Cathy: There’s cognitive distraction knowing going on. You’re out there rather than here in your body with that person.

Liz: Yeah.

Cathy: So yeah, just asking yourself the question, does it feel safe for me to be that open with another human or even with myself?

Liz: Yeah. And the last thing I would say, your question asked about like I need to have men in my porn but I’m a lesbian.

Cathy: Yeah.

Liz: The porn that you like to watch doesn’t necessarily correlate to the things you like to do, right? Just because you like watching it, that doesn’t mean that it means anything about your sexuality. Sometimes there’s a lot hotter stuff happening in porn that has a man in it than a lesbian porn especially a lot of mainstream lesbian porn, it’s women with like super long fingernails.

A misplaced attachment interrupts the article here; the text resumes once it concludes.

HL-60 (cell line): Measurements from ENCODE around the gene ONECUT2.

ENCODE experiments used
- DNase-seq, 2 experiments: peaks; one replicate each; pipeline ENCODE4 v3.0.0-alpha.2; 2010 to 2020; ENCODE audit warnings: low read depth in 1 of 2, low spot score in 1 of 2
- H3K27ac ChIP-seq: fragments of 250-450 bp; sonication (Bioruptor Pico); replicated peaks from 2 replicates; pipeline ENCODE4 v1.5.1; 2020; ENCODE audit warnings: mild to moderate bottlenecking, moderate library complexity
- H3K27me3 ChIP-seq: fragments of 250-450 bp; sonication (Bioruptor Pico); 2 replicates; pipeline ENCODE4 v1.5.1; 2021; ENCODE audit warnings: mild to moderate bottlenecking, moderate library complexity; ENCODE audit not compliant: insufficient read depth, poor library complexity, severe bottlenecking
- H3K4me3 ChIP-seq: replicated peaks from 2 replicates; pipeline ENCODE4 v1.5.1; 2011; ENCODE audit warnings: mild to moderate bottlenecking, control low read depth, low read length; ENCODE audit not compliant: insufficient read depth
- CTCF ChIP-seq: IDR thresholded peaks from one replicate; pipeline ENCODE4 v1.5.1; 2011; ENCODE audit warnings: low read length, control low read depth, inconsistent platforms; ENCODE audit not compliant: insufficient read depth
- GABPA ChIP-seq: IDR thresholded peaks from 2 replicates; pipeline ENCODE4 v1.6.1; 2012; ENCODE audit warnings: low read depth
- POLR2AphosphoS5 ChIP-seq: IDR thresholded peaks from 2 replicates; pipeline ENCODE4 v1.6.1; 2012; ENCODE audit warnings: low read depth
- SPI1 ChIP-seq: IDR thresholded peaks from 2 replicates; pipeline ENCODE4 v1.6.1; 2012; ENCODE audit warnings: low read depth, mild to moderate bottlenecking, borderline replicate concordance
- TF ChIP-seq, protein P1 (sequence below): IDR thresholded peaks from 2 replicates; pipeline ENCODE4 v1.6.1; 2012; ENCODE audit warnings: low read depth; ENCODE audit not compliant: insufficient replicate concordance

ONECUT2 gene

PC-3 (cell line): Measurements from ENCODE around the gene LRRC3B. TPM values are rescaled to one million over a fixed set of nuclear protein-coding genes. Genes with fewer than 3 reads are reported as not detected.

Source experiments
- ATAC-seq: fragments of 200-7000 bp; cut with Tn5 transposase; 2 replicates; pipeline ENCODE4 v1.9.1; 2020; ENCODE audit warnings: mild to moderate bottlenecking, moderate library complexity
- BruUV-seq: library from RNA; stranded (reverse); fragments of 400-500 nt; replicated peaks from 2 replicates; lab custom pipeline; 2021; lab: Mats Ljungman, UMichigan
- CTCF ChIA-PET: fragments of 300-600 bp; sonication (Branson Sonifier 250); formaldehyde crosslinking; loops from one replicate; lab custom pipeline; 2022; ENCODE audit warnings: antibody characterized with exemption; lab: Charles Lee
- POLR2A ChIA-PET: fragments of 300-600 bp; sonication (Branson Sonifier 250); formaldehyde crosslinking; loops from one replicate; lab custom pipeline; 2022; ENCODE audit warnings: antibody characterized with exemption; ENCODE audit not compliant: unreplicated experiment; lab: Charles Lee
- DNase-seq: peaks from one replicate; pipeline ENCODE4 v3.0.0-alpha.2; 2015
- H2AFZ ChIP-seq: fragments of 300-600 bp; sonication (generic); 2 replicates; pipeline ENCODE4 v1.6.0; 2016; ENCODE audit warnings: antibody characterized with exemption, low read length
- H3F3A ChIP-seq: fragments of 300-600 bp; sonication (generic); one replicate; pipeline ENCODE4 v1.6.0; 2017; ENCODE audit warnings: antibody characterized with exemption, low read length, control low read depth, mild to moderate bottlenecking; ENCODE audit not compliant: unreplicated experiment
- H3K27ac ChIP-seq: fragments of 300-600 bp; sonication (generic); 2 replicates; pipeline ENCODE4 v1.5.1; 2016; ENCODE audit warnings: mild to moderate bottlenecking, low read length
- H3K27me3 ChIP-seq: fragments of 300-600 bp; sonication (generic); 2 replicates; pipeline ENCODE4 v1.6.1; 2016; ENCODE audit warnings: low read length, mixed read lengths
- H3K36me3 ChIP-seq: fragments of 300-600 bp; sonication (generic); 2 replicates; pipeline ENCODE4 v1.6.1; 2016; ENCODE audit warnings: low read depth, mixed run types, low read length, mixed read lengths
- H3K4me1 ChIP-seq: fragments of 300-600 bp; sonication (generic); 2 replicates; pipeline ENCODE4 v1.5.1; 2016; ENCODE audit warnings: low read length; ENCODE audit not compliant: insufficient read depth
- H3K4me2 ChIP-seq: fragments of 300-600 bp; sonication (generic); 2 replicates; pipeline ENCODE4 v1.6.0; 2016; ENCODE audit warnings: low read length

Cathy: Yes. Like no, stay away.

Liz: And it doesn’t look like they actually know how to operate a vulva. So that doesn’t necessarily mean anything. But if you notice that you’re still wanting to like see a dick, you could always experiment with that.

Cathy: Yeah. And there’s a difference also between what’s erotic, what we find sexy up here versus what we want to explore.

Liz: Yeah.

Cathy: And realized that there’s nothing wrong if you identify as a lesbian. That doesn’t mean you can’t have sex with men.

Liz: Yeah.

Cathy: If that’s what you want to explore.

Liz: If that’s what works for you. Yeah.

Cathy: Yeah. So we hope this helped.

Liz: Yeah, we hope this helped.

Cathy: We hope you’re sharing the ideas and what’s work for you. And we’d love to hear crowd-sourcing.

Liz: Absolutely, yeah.